Freezing fish in water applies only to fresh fish, not prepared fish. I've frozen Gravad lsalmon and smoked salmon packed in plastic film and plastic bags. Max. 2 months before the fish gets an aftertaste from the skin.
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Raymond in Bangkok
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PostPosted: Fri Jul 28, 2006 4:45 pm    Post subject: Cheese Cloth Reply with quote

Cheese cloth sounds like an excellent idea and one that I will try next time. I have often considered something that would allow the cure to breathe and plastic or tin wrap don't allow this. Commenting on using fresh dill, which I feel is better than dried, a simple wash before applying onto the fillet works well. What you want to do first is air dry the dill after washing. This will make sure that moisture is removed. Farmed or wild salmon? Raised in Canada, I have never seen wild salmon on the market. The only wild salmon I used were the salmon I caught. In Bangkok I purchase the farmed salmon from Norway. It's great for my needs and tastes very similar to the wild salmon that I caught back home (referred to as land locked salmon, a strain from the Penobscot River in Maine). Just remember that farmed salmon are fed with pellets mixed with antibiotics. Wild fish such as steelhead, rainbow trout, and salmon will always make the best gravlex.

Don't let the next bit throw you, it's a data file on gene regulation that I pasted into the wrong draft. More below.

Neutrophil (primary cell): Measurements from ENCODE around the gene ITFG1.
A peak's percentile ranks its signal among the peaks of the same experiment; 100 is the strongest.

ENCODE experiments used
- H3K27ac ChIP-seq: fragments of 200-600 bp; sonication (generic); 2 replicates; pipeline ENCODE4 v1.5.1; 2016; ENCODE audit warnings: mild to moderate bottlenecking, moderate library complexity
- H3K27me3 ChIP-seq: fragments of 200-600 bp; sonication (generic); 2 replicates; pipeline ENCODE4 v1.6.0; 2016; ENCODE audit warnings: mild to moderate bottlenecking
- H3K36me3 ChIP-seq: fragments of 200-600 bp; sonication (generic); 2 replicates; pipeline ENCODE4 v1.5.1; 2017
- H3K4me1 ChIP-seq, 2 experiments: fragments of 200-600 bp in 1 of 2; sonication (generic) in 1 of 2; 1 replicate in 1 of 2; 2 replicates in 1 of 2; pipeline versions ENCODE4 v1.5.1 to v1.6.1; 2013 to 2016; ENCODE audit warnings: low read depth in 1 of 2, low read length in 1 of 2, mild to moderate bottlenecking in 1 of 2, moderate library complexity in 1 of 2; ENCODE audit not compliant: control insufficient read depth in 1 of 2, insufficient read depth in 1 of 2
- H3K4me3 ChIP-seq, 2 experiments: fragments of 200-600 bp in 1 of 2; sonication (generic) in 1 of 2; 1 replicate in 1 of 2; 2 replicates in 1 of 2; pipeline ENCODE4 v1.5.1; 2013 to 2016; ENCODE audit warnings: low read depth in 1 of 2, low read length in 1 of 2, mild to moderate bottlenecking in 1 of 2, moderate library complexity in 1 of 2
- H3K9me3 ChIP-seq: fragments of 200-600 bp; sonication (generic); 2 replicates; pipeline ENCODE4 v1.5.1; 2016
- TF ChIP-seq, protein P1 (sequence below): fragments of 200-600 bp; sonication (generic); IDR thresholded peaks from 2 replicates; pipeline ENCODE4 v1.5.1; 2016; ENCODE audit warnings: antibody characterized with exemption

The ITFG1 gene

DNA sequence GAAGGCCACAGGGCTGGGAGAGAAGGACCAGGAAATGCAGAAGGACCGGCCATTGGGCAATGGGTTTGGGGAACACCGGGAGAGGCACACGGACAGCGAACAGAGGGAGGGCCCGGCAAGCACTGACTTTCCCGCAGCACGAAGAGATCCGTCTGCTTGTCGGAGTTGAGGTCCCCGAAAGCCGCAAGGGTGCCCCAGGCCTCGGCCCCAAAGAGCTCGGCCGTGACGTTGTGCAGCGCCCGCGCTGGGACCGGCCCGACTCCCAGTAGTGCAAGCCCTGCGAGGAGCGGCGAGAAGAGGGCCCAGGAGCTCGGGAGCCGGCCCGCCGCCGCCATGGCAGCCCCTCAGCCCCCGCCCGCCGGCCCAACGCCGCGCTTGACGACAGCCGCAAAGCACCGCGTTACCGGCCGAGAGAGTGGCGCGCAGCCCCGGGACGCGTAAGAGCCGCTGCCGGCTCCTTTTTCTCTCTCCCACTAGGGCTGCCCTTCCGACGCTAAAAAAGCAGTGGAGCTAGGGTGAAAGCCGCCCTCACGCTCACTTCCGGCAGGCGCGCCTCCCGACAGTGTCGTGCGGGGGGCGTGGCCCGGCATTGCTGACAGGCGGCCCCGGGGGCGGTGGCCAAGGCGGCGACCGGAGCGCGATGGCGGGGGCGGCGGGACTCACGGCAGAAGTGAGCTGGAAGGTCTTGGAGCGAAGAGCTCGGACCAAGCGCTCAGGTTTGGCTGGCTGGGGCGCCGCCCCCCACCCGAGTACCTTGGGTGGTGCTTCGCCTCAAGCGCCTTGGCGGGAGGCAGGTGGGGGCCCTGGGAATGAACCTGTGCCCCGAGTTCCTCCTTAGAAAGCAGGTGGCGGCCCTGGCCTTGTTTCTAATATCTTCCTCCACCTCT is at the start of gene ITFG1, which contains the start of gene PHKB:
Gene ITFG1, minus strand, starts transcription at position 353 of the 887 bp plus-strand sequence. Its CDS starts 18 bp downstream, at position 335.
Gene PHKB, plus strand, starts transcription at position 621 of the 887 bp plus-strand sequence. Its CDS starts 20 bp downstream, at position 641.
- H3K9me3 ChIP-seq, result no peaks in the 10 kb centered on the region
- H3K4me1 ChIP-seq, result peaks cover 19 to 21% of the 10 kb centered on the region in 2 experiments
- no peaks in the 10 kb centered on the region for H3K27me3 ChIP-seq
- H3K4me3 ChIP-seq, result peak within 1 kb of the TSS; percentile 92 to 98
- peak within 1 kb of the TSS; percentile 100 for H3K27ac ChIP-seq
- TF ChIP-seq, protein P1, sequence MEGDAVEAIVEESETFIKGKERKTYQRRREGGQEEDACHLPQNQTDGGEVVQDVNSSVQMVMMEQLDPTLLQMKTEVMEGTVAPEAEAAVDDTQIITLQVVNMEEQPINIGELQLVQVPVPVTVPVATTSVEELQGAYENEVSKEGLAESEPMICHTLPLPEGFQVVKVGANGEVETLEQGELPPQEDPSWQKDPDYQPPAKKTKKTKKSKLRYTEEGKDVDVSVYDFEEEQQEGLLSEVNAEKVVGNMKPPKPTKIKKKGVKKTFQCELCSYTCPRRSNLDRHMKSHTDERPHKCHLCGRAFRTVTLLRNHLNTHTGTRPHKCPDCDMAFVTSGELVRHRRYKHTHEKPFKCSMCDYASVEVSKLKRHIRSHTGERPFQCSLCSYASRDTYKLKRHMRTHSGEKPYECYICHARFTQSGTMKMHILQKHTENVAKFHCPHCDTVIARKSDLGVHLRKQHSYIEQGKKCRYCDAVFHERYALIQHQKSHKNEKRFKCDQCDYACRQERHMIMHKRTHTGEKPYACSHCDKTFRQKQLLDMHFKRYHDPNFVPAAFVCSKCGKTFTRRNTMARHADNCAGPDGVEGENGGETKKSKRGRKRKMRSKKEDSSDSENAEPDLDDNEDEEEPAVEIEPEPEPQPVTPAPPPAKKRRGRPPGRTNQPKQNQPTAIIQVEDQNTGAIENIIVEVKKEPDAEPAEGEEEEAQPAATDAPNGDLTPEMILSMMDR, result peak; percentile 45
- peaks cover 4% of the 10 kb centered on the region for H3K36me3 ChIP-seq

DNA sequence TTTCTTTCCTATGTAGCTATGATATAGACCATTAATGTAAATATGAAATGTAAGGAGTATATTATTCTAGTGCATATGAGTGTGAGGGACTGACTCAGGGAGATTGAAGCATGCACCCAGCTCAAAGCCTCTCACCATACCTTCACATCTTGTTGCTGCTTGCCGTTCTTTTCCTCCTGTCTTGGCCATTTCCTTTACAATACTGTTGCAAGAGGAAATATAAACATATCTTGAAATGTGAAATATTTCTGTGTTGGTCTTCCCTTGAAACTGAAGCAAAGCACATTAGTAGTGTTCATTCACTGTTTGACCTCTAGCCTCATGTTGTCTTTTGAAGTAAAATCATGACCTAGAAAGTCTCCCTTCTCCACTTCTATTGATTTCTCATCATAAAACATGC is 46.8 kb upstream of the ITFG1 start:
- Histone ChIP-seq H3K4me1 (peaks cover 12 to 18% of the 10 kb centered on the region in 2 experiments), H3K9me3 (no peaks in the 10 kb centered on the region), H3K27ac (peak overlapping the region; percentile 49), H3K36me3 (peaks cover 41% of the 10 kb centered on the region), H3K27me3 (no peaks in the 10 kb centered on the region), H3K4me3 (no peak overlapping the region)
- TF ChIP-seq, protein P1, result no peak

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Raymond in Bangkok
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PostPosted: Mon Aug 07, 2006 5:54 pm    Post subject: Avoid Cheese Cloth Reply with quote

Regarding to the post on using cheese cloth instead of plastic wrap, I have tried it and can not recommend it now. I thought at first it would be a good idea to have the gravlax ~breathe~ during the cure time, but what really happens is that the crucial cured liquid is obsorbed into the cheese cloth. I have done some research on ancient gravlax recipes and most encourage using the liquid as part of the curing process. The gravlax that I produced using cheese cloth with a 48 hour plus 12 hour cure time came out rather raw tasting and more saltier than previous done with more traditional recipes.

Regarding a previous post about freezing smoked or cured salmon. If you feel about a bitter after taste, remove the skin before making gravlax or pre-slice it and wrap it (layer it) on waxed paper before covering it in plastic or tin wrap for freezer storage. It works great.